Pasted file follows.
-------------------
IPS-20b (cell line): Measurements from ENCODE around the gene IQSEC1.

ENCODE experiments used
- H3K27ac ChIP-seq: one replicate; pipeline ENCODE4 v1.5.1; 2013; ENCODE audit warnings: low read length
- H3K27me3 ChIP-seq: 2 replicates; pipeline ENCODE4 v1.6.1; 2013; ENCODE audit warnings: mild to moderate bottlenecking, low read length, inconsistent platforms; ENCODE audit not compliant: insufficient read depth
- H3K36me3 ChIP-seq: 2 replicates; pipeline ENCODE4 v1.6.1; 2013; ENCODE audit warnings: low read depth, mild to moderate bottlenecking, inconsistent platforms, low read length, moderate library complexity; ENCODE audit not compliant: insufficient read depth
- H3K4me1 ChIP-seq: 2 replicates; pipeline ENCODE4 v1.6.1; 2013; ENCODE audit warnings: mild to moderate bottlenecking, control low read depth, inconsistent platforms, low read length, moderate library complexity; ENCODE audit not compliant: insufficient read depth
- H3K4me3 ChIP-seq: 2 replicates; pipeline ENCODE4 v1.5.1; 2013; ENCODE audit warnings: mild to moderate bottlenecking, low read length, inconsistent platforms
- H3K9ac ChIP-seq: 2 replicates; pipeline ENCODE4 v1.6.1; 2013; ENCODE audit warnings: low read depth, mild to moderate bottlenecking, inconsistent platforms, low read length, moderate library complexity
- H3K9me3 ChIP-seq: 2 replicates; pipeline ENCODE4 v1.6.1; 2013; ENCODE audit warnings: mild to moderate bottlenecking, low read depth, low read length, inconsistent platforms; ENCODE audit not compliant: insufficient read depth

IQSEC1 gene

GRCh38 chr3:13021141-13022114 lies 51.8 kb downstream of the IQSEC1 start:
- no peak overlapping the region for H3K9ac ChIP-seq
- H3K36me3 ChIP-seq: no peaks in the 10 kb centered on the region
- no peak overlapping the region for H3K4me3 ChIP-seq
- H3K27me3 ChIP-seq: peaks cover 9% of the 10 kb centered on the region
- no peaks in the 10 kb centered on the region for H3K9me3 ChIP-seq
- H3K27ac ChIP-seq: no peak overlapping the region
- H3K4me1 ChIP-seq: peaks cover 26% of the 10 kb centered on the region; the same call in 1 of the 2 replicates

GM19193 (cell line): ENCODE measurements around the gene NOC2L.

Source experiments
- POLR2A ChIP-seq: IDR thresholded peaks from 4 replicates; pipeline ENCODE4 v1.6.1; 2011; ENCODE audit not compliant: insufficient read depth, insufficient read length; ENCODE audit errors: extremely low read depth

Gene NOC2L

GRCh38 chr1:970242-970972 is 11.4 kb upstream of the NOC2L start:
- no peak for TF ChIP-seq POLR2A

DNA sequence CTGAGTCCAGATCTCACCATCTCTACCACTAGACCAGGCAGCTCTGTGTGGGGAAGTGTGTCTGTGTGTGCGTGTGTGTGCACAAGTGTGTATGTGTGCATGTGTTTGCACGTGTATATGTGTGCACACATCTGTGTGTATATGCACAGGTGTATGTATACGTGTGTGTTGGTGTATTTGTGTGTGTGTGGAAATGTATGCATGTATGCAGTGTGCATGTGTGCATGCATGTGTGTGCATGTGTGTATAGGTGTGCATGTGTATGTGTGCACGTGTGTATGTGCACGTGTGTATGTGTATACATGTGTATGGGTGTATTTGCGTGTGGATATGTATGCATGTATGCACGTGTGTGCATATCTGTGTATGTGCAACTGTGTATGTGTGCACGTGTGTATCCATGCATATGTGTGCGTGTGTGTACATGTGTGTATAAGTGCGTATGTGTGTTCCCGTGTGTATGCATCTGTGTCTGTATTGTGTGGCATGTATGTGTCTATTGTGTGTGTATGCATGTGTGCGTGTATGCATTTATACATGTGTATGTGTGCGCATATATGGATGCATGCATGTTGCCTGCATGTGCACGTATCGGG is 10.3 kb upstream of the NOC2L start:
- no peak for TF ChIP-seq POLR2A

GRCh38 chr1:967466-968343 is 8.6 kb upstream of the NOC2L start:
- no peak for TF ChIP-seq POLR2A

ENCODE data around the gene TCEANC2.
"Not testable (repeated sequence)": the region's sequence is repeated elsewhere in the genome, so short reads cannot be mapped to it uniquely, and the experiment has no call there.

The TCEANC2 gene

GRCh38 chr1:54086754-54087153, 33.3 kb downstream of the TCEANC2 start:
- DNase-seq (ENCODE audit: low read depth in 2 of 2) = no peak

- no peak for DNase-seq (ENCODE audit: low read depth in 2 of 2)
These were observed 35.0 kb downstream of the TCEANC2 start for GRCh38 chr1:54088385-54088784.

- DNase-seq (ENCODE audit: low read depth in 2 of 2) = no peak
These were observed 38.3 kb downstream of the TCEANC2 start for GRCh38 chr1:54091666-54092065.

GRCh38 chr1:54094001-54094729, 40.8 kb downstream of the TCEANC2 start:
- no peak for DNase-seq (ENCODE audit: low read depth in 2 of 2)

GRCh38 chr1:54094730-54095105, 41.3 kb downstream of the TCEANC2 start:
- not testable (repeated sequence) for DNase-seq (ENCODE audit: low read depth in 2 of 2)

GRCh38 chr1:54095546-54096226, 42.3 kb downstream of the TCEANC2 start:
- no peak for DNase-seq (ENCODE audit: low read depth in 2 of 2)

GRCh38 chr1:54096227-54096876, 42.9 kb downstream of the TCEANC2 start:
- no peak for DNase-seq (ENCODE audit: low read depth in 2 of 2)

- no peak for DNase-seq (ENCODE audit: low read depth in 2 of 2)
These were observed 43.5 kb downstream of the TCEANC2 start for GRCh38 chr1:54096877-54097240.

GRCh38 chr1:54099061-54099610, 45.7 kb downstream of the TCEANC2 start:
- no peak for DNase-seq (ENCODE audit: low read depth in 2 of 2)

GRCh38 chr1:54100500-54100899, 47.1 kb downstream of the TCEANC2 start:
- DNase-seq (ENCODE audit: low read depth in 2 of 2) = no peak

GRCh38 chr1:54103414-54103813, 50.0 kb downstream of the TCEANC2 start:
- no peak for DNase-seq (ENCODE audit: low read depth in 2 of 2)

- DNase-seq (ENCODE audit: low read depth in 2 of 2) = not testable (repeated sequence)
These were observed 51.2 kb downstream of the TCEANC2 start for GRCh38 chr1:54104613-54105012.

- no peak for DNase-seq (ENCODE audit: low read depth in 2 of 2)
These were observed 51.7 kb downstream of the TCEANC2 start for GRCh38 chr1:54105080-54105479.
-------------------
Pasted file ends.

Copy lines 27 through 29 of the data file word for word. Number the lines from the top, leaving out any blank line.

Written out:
GRCh38 chr1:967466-968343 is 8.6 kb upstream of the NOC2L start:
- no peak for TF ChIP-seq POLR2A

ENCODE data around the gene TCEANC2.